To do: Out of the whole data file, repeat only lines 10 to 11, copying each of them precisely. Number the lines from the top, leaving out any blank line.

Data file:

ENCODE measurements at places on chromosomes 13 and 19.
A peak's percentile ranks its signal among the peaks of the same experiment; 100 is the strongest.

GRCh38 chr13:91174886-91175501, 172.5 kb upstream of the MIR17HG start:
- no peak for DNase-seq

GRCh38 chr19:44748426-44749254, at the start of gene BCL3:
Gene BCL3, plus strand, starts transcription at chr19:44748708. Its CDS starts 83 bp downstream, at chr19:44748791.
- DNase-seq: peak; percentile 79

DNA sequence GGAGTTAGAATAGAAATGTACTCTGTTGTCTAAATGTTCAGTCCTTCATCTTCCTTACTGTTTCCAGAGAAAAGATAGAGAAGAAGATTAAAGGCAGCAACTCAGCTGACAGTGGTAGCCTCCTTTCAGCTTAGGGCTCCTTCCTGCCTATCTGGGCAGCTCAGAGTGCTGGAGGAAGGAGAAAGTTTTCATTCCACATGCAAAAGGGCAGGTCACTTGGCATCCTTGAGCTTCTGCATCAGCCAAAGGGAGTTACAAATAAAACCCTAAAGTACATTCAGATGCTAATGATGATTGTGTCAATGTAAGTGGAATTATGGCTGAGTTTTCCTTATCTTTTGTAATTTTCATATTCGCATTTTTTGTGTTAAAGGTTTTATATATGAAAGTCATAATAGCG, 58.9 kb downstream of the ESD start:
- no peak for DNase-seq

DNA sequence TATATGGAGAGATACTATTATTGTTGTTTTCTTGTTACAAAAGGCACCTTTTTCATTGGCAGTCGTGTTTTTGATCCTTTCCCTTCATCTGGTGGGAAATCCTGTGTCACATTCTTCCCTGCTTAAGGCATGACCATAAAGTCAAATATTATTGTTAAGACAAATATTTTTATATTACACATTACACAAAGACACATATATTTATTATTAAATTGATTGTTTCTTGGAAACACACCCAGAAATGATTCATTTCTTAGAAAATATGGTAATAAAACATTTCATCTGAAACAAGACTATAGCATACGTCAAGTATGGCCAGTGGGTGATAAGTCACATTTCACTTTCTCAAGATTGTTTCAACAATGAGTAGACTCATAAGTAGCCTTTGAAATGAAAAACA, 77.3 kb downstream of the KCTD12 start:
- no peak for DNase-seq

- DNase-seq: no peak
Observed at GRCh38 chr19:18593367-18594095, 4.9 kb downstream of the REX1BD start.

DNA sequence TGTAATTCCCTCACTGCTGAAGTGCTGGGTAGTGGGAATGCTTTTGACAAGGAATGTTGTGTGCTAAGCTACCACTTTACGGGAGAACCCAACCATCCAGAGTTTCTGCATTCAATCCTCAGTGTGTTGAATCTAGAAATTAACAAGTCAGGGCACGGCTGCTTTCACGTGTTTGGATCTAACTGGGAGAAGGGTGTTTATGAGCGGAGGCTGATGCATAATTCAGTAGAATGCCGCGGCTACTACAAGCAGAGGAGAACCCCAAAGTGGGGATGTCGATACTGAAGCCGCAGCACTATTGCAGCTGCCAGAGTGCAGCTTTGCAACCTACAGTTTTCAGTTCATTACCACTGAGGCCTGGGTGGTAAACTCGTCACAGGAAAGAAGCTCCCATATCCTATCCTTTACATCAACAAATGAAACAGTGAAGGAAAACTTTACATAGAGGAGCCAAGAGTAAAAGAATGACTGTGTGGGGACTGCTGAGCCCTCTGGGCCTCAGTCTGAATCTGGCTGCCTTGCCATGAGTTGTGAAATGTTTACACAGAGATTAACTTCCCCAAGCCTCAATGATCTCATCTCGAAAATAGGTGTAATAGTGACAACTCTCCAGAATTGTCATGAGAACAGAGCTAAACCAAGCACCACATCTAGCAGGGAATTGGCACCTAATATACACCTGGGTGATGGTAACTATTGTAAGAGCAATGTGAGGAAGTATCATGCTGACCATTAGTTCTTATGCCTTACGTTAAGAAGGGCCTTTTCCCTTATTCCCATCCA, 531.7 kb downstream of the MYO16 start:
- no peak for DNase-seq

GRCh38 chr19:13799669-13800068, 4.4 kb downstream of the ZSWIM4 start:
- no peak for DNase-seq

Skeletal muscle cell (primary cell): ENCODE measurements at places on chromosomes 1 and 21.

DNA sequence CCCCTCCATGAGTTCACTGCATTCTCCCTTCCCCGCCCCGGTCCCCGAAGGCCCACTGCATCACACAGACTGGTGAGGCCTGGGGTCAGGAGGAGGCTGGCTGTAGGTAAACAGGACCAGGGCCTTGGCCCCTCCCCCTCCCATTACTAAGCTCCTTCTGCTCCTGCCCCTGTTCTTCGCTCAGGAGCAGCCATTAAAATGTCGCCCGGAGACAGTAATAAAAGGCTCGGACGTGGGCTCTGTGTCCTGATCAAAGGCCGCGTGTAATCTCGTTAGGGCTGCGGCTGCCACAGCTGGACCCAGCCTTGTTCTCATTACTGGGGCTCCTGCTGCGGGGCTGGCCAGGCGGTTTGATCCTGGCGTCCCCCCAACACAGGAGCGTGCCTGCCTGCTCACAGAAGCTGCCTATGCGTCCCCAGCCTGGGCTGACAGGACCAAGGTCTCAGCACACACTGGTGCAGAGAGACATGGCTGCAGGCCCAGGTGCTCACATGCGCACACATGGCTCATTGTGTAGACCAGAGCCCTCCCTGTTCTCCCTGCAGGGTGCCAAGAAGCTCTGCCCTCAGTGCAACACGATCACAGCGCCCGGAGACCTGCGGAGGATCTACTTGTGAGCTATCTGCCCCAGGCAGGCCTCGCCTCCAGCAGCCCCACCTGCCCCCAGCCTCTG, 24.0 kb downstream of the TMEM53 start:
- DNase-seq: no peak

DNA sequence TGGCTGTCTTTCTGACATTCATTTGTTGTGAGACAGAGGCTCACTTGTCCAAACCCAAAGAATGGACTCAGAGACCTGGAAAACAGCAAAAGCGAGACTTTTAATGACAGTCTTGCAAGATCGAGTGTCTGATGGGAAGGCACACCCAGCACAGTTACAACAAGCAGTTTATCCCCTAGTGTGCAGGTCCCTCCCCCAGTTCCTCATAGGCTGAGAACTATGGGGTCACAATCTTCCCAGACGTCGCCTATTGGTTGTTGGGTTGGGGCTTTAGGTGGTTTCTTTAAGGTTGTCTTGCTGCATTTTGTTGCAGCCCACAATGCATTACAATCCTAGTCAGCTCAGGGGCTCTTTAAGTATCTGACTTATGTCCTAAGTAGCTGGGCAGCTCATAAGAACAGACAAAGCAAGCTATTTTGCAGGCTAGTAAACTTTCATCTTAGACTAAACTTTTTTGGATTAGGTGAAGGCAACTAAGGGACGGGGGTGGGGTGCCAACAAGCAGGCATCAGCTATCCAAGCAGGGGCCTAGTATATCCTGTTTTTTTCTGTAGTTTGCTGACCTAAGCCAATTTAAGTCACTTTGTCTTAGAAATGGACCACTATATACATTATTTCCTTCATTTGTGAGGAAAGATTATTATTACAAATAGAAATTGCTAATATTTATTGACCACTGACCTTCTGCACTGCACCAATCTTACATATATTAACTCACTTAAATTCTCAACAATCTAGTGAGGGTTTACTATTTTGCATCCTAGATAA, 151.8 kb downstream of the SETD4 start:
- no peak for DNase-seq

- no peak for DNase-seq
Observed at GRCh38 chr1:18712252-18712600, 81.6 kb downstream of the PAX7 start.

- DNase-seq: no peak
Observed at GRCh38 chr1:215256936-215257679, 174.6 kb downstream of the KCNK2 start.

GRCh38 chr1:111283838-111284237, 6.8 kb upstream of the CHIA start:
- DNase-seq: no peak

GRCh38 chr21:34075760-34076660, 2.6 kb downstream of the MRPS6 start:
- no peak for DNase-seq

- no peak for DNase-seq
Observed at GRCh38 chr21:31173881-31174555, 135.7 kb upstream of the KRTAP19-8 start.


DNA sequence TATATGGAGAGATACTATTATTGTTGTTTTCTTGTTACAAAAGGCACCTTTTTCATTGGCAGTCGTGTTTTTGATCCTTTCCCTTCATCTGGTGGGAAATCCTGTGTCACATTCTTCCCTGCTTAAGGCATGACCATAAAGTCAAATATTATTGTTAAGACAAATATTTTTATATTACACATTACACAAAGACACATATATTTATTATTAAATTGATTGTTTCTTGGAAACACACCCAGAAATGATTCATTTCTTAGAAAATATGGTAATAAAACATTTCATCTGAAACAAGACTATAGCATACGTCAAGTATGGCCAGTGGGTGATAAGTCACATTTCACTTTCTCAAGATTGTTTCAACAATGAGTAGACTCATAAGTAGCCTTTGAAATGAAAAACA, 77.3 kb downstream of the KCTD12 start:
- no peak for DNase-seq